For further information or to communicate your sightings, please email Dr Chris McLean chrismc@uow.edu.au or contact Huw Evans huw.evans@lls.nsw.gov.au

Lock the Gate event

Saturday, November 14, 2015 at 09:00 AM through November 15, 2015 · $20.00 AUD
The Italo Club in Lismore, Australia

Lock the Gate Skill Share Conference & AGM

conference.jpg
Join us at the Lock the Gate Skill Share Conference
Skill share sessions will include:
Build a movement & keep it moving 
Strategic Campaign Planning 
Cross-cultural awareness 
Action that g (show all)

04 November, 2015

Testing the waters Capertee Valley Landcare project.

Capertee Valley Landcare invites the Landholders of Capertee Valley

to participate in testing the waterways, rivers, creeks, streams,springs, bores, dams and your drinking water from your tanks.

Capertee Valley Landcare would be interested to have any readings you may taken, in the past 10 years.
There may be a trend too of increasing salinity of bores.
The next water testing session:
 Friday 27th November 2015 at 3.00pm Glen Alice Hall at 3.00pm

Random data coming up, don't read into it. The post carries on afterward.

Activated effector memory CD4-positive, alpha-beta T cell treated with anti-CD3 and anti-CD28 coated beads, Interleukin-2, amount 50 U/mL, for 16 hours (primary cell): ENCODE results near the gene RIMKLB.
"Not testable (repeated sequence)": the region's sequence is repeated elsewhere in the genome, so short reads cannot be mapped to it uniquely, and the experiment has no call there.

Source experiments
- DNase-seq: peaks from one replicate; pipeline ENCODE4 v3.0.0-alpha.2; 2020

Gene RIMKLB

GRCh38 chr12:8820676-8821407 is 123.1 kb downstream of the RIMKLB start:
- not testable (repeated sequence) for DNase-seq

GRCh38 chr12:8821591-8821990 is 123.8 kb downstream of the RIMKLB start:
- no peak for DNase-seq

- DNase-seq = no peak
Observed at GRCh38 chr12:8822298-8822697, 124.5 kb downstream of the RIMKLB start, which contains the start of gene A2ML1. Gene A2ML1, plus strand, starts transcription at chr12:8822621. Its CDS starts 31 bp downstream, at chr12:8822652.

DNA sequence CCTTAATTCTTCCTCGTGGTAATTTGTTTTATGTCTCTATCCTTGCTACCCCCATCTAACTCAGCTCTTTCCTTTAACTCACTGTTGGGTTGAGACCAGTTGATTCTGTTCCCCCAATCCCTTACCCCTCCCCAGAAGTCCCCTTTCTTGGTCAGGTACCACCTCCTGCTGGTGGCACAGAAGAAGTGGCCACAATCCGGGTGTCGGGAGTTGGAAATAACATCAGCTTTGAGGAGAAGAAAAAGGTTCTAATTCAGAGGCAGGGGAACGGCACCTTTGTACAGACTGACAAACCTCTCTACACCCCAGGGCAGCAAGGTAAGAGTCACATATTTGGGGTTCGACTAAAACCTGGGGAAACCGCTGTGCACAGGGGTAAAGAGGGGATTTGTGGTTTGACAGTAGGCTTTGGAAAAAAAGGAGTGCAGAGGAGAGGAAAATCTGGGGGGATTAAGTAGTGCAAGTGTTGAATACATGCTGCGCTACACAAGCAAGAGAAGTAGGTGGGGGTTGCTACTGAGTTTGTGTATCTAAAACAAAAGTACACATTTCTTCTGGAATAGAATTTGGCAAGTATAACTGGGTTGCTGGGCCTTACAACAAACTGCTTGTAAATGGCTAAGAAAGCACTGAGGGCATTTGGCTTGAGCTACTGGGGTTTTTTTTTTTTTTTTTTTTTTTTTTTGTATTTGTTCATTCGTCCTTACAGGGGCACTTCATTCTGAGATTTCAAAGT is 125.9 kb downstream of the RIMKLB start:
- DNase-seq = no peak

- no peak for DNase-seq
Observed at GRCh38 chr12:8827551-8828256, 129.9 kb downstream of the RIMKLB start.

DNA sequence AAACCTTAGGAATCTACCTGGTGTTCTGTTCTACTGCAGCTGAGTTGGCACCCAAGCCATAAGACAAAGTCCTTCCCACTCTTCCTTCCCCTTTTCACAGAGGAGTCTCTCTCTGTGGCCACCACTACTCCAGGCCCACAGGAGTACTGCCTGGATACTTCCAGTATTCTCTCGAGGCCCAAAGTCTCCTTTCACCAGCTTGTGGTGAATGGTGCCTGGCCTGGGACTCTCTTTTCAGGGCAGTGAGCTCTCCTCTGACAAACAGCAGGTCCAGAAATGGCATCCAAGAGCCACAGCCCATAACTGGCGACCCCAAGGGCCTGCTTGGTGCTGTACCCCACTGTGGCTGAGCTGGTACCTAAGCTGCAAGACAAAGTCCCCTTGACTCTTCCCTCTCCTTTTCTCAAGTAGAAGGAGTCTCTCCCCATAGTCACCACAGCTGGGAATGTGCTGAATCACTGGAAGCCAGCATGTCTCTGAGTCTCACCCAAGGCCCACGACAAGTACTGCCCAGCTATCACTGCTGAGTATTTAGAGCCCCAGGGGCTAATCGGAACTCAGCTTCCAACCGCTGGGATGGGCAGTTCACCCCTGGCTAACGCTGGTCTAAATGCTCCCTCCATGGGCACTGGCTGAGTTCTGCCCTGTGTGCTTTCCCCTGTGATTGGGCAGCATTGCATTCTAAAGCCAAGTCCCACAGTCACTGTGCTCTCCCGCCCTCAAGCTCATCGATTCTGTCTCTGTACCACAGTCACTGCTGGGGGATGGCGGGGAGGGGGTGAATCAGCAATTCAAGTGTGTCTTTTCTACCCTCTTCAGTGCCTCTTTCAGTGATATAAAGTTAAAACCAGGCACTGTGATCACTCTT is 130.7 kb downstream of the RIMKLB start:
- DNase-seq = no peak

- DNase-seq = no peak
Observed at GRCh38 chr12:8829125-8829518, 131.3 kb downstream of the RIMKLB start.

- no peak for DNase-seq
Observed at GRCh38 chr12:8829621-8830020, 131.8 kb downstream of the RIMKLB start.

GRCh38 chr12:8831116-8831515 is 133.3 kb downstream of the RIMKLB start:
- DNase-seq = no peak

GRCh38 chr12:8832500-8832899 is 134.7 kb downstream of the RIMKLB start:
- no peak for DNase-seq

Bring with you a water sample from your creek, bore and it will be tested; 500ml in a plastic bottle. GPS reading is useful but not essential.

Issued by CVA Inc
Contact details for CVL Julie Gibson .

02 November, 2015

NBN News from John Cobb MP


NBN Satellite Sky Muster launches successfully!

More than 1166 interim satellite users in Calare are a step closer to having access to fast, reliable broadband with the successful launch on the 1st of October of the Sky Muster satellite from South America. 
When operational the NBN'S satellite service will cover more than 400,000 homes and businesses across Australia.

We need to know more - timetable, cost, speed etc

Just out - Colong Bulletin 261, incorporating Colong e-News No. 19

Colong Foundation for Wilderness Bulletin 
  • Mugii Murum-ban State Conservation Area: management and mining madness
  • Who Burned the Warrumbungles?
  • In Focus Photographic Competition – Update
  • Please renew your support for 2016
  • Macleay Gorges – Featured Wilderness
  • Historic Bushwalking Maps by Myles Dunphy
  • On Track: Searching out the Bundian Way 

Click here to view the online bulletin

01 November, 2015

"This Changes Everything" a documentary


"This Changes Everything"
a documentary based on the book by best-selling author Naomi Klein

Free Community Screenings:
Thursday 26th Nov, 7pm @ Mudgee Uniting Church, Mortimer St
Friday 27th Nov, 7pm @ St James Anglican Church, Rylstone

in advance of the People's Marches of 29th Nov and the UN Climate Change talks of early December, come and consider these world and history-changing issues

What if confronting the climate crisis is the best chance we’ll ever get to build a better world?